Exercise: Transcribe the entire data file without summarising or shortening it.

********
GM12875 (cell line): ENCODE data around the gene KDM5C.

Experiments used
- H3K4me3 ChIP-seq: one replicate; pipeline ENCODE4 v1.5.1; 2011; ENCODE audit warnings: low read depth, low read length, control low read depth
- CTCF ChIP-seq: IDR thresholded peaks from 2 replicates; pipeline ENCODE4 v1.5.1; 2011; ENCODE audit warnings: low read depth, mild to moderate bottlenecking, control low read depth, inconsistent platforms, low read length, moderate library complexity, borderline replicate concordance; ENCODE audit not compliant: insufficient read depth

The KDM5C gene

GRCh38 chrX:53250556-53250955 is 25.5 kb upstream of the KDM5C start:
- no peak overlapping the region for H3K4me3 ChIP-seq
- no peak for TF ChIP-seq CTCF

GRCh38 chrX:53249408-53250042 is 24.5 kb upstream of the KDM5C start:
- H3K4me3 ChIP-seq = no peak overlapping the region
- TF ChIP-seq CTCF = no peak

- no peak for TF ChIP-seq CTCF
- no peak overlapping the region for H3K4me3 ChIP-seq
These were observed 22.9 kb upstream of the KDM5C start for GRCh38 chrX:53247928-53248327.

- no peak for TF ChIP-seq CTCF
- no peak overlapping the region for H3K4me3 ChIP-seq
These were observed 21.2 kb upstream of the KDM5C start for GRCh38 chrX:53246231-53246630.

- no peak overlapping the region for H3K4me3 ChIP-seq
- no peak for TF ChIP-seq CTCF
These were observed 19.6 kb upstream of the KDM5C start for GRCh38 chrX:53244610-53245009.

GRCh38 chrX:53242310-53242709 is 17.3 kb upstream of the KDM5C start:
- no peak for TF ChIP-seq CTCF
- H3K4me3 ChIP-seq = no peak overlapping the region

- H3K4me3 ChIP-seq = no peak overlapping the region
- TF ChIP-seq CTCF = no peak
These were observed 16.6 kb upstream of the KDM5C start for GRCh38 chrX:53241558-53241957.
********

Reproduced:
GM12875 (cell line): ENCODE data around the gene KDM5C.

Experiments used
- H3K4me3 ChIP-seq: one replicate; pipeline ENCODE4 v1.5.1; 2011; ENCODE audit warnings: low read depth, low read length, control low read depth
- CTCF ChIP-seq: IDR thresholded peaks from 2 replicates; pipeline ENCODE4 v1.5.1; 2011; ENCODE audit warnings: low read depth, mild to moderate bottlenecking, control low read depth, inconsistent platforms, low read length, moderate library complexity, borderline replicate concordance; ENCODE audit not compliant: insufficient read depth

The KDM5C gene

GRCh38 chrX:53250556-53250955 is 25.5 kb upstream of the KDM5C start:
- no peak overlapping the region for H3K4me3 ChIP-seq
- no peak for TF ChIP-seq CTCF

GRCh38 chrX:53249408-53250042 is 24.5 kb upstream of the KDM5C start:
- H3K4me3 ChIP-seq = no peak overlapping the region
- TF ChIP-seq CTCF = no peak

- no peak for TF ChIP-seq CTCF
- no peak overlapping the region for H3K4me3 ChIP-seq
These were observed 22.9 kb upstream of the KDM5C start for GRCh38 chrX:53247928-53248327.

- no peak for TF ChIP-seq CTCF
- no peak overlapping the region for H3K4me3 ChIP-seq
These were observed 21.2 kb upstream of the KDM5C start for GRCh38 chrX:53246231-53246630.

- no peak overlapping the region for H3K4me3 ChIP-seq
- no peak for TF ChIP-seq CTCF
These were observed 19.6 kb upstream of the KDM5C start for GRCh38 chrX:53244610-53245009.

GRCh38 chrX:53242310-53242709 is 17.3 kb upstream of the KDM5C start:
- no peak for TF ChIP-seq CTCF
- H3K4me3 ChIP-seq = no peak overlapping the region

- H3K4me3 ChIP-seq = no peak overlapping the region
- TF ChIP-seq CTCF = no peak
These were observed 16.6 kb upstream of the KDM5C start for GRCh38 chrX:53241558-53241957.